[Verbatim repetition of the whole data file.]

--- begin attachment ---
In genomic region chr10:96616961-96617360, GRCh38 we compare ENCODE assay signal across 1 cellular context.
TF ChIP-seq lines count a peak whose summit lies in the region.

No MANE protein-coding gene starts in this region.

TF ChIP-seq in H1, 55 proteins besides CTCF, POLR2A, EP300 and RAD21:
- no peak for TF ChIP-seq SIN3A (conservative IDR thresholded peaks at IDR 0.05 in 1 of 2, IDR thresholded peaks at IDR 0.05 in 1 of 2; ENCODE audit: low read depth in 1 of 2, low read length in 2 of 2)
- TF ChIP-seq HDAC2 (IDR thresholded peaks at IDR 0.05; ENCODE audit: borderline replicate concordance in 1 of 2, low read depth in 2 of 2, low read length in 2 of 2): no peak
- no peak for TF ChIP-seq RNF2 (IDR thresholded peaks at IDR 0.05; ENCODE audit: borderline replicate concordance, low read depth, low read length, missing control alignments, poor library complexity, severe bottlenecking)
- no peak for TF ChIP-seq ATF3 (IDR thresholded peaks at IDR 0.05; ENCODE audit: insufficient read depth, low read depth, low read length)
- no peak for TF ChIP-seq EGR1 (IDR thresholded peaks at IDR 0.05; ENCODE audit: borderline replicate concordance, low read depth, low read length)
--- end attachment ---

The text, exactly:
In genomic region chr10:96616961-96617360, GRCh38 we compare ENCODE assay signal across 1 cellular context.
TF ChIP-seq lines count a peak whose summit lies in the region.

No MANE protein-coding gene starts in this region.

TF ChIP-seq in H1, 55 proteins besides CTCF, POLR2A, EP300 and RAD21:
- no peak for TF ChIP-seq SIN3A (conservative IDR thresholded peaks at IDR 0.05 in 1 of 2, IDR thresholded peaks at IDR 0.05 in 1 of 2; ENCODE audit: low read depth in 1 of 2, low read length in 2 of 2)
- TF ChIP-seq HDAC2 (IDR thresholded peaks at IDR 0.05; ENCODE audit: borderline replicate concordance in 1 of 2, low read depth in 2 of 2, low read length in 2 of 2): no peak
- no peak for TF ChIP-seq RNF2 (IDR thresholded peaks at IDR 0.05; ENCODE audit: borderline replicate concordance, low read depth, low read length, missing control alignments, poor library complexity, severe bottlenecking)
- no peak for TF ChIP-seq ATF3 (IDR thresholded peaks at IDR 0.05; ENCODE audit: insufficient read depth, low read depth, low read length)
- no peak for TF ChIP-seq EGR1 (IDR thresholded peaks at IDR 0.05; ENCODE audit: borderline replicate concordance, low read depth, low read length)